Hurdle 2:  Costs


Boeing has very aggressive cost targets for the NMA.  Target list price is rumored to be in the $125-$145M range depending on fuselage material selection.   Furthermore, the competition from Airbus, whether an A321NEO derivative, the 330-800NEO or a new airplane, will be particularly strong.  For Boeing, renegotiating suppliers’ agreement and working with services to expand monetization opportunities may not be sufficient.  Production cost will have to be examined carefully. Thanks to automation, manufacturing economic improvements can be realized with quality and rate ramp-up improvements.

For Seattle, costs are a variable that can be both favorable and unfavorable.  The cluster’s overall costs are rising substantially and can negatively affect the outlook.   However, the talent pool is one of the best in the world and can wholly justify its productivity.  However, manufacturing costs remain high and will continue to rise, which may in turn lead Boeing to consider more financially attractive locations that can be developed further to eventually face rising lower cost competition from the 2040s onwards.  Additionally, the “Embraer” variable is unlikely to be settled before the summer and may also become part of the NMA equation and other industrial strategies.

Hurdle 3:  US politics


While we try to steer away from politics, a poison pill to say the least, the decision to build NMA in WA is not going to be viewed favorably by the current administration.  NMA could become entangled in the politics of re-election if the current President makes it an issue, as he has aptly demonstrated with other issues associated with aerospace in recent months. WA State is also unstable as to the direction of its local politics and the subsequent impact this may have on its business climate.  Any further targeting of businesses risks being perceived negatively by Boeing and aerospace suppliers.  The landscape has indeed changed in a decade, and relocation is no longer the massive hurdle that it was once for lower tier suppliers as a few former California based suppliers have recently demonstrated.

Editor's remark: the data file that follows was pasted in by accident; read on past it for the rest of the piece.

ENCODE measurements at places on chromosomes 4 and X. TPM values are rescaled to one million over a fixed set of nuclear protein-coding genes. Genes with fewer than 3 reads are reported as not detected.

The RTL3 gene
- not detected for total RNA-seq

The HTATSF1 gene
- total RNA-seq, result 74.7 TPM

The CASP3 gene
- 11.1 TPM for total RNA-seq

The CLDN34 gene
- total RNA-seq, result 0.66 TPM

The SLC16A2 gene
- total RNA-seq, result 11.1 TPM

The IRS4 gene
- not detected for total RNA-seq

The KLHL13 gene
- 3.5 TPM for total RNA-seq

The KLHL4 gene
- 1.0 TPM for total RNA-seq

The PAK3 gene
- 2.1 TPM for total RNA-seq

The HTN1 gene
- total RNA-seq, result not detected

WA State remains the go-to location for Boeing.  However, in a transforming market, facing transformative production technologies and an increasingly competitive environment, the equation is no longer linear.  Many variables, such as workforce and education, no longer carry the same weight as they did only a decade ago.  At the end of the day, it will be fiscal and cost variables that will trump (no pun intended) all other considerations.  This is a strategic decision that must be accompanied by a strategy from WA State that goes beyond the now, and seeks a transformative path forward to accommodate the new financial realities of the commercial aerospace markets.  Expect also Boeing to negotiate with other states to gain maximum fiscal benefits and also expect those states to line up again en masse.  WA played its cards aggressively in 2013 for 777X, but this will be more of a challenge for the WA legislature and unions for the NMA.

Washington will hopefully win NMA, but the uncertainty will likely remain for a few years as Boeing also decides on its future narrow-body strategy, which will likely come rapidly after NMA and may eventually be a deciding element in the NMA production location decision.

Michel Merluzeau is the Director of Strategy and Market Analysis for AIR (AirInsightResearch), the advisory subsidiary of AirInsight Group. He is based in Seattle, WA